New York Times Book Review – The Notable Books of 2020 – November 2020
“Intrigue and espionage fuel this delectable novel… “…set during the twilight of the reign of Elizabeth I and featuring a Muslim Ottoman physician who is enlisted in the machinations surrounding the choice of the queen’s successor. Intrigue and espionage fuel this delectable novel set during the twilight of the reign of Elizabeth I and featuring a Muslim Ottoman physician who is enlisted in the machinations surrounding the choice of the queen’s successor.
Star & Tribune – Feb 9, 2020
“Minnesota native Arthur Phillips writes with such breadth, intelligence and wit one wonders how he’s able to fit his imagination between the covers of a book. …Phillips is back at it, plopping us with his fine prose into a time and place that is shadowy, esoteric and darkly entertaining.”
The Washington Post (Ron Charles) – Feb 4, 2020
“Ezzedine is an ingenious foil for exploring the treacherous territory of Elizabethan England. He’s essentially a Turkish Gulliver, continually astonished by the strange ways of these backward people who treat him with such condescension even while depending on his medical knowledge.
Phillips laces Ezzedine’s sojourn in England with melancholy wit, but the novel’s real energy comes from its exploration of two related industries that flourished under Queen Elizabeth: theater and spycraft. “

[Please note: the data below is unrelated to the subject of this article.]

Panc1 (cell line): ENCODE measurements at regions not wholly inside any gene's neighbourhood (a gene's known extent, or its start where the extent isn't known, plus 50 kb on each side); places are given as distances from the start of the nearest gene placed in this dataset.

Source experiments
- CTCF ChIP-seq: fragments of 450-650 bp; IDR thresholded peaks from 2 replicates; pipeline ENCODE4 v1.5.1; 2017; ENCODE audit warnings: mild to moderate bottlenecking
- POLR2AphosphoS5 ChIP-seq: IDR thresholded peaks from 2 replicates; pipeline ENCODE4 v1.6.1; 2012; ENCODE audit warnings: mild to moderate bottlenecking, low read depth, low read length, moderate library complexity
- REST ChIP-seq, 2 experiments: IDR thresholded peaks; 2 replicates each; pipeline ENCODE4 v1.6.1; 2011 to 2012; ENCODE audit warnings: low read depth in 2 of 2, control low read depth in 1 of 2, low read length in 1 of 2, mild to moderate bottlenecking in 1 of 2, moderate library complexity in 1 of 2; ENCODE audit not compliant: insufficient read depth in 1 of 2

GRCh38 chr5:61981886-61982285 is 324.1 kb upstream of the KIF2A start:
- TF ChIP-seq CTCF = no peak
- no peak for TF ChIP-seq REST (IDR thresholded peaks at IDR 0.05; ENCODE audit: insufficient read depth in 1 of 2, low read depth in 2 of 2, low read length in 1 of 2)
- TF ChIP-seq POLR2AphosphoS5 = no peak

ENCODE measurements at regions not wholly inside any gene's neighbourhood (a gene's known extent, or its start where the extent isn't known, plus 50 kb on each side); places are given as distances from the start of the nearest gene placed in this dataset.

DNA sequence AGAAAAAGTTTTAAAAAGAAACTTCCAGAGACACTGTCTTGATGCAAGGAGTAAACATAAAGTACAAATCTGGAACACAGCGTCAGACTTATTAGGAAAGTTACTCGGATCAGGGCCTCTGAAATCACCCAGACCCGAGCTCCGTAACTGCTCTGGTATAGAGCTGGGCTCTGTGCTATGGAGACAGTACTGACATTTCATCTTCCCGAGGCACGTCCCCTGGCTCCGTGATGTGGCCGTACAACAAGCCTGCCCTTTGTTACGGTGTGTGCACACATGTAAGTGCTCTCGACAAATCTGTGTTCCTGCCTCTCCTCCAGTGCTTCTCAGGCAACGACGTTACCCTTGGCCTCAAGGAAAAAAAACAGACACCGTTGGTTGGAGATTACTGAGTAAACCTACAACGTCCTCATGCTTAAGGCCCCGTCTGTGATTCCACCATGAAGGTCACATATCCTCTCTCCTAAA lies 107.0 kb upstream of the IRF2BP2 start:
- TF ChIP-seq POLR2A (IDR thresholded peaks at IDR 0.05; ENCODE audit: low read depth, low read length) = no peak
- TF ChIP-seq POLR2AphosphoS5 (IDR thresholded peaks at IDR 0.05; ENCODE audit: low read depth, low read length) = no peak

Wall Street Journal – Feb 14, 2020
“…a cunning tale of espionage and court intrigue … The King at the Edge of the World” evokes flashes of Hilary Mantel, John le Carré and Graham Greene, but the wry, tricky plot that drives it is pure Arthur Phillips… there’s always more than meets the eye in an Arthur Phillips novel. Come for the plot and verbal alacrity, but remember that the play’s the thing.
Library Journal – Starred review, February 4, 2020
The indefatigably imaginative Phillips, whose works range from Prague, about Budapest, to The Tragedy of Arthur, which contains a Shakespearean play written by Phillips, offers historical fiction with aching contemporary overtones. Highly recommended, especially for those knowledgeable about the period and for anyone who enjoys a truly original yarn.
“Phillips masterfully renders the period and packs the narrative with surprising twists. This clever, serpentine novel recalls the historical dramas of Hilary Mantel and the thrillers of John le Carré, and will reverberate in readers’ minds.”